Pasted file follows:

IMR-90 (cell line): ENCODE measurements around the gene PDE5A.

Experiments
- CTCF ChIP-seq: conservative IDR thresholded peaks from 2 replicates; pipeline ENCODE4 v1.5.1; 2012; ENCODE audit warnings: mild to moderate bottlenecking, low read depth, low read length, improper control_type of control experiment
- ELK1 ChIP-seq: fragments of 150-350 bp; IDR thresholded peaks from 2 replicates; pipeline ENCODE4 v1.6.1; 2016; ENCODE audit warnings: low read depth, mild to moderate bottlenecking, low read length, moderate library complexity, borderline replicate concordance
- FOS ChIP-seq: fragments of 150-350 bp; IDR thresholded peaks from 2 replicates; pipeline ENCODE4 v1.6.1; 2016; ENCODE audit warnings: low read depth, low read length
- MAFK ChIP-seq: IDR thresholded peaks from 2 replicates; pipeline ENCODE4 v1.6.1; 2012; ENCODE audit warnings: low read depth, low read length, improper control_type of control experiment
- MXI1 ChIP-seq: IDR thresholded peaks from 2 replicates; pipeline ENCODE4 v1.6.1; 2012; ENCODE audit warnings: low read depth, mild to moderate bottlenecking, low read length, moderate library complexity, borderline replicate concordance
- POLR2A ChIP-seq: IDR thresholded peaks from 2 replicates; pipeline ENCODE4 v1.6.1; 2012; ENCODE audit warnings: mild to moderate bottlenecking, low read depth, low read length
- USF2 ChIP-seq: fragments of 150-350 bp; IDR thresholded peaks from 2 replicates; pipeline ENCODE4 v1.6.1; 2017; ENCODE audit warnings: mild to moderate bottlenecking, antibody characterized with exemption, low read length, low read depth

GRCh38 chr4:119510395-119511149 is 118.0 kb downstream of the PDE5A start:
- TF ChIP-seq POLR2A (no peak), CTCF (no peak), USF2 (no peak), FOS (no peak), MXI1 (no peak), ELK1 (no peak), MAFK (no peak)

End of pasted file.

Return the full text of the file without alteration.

IMR-90 (cell line): ENCODE measurements around the gene PDE5A.

Experiments
- CTCF ChIP-seq: conservative IDR thresholded peaks from 2 replicates; pipeline ENCODE4 v1.5.1; 2012; ENCODE audit warnings: mild to moderate bottlenecking, low read depth, low read length, improper control_type of control experiment
- ELK1 ChIP-seq: fragments of 150-350 bp; IDR thresholded peaks from 2 replicates; pipeline ENCODE4 v1.6.1; 2016; ENCODE audit warnings: low read depth, mild to moderate bottlenecking, low read length, moderate library complexity, borderline replicate concordance
- FOS ChIP-seq: fragments of 150-350 bp; IDR thresholded peaks from 2 replicates; pipeline ENCODE4 v1.6.1; 2016; ENCODE audit warnings: low read depth, low read length
- MAFK ChIP-seq: IDR thresholded peaks from 2 replicates; pipeline ENCODE4 v1.6.1; 2012; ENCODE audit warnings: low read depth, low read length, improper control_type of control experiment
- MXI1 ChIP-seq: IDR thresholded peaks from 2 replicates; pipeline ENCODE4 v1.6.1; 2012; ENCODE audit warnings: low read depth, mild to moderate bottlenecking, low read length, moderate library complexity, borderline replicate concordance
- POLR2A ChIP-seq: IDR thresholded peaks from 2 replicates; pipeline ENCODE4 v1.6.1; 2012; ENCODE audit warnings: mild to moderate bottlenecking, low read depth, low read length
- USF2 ChIP-seq: fragments of 150-350 bp; IDR thresholded peaks from 2 replicates; pipeline ENCODE4 v1.6.1; 2017; ENCODE audit warnings: mild to moderate bottlenecking, antibody characterized with exemption, low read length, low read depth

GRCh38 chr4:119510395-119511149 is 118.0 kb downstream of the PDE5A start:
- TF ChIP-seq POLR2A (no peak), CTCF (no peak), USF2 (no peak), FOS (no peak), MXI1 (no peak), ELK1 (no peak), MAFK (no peak)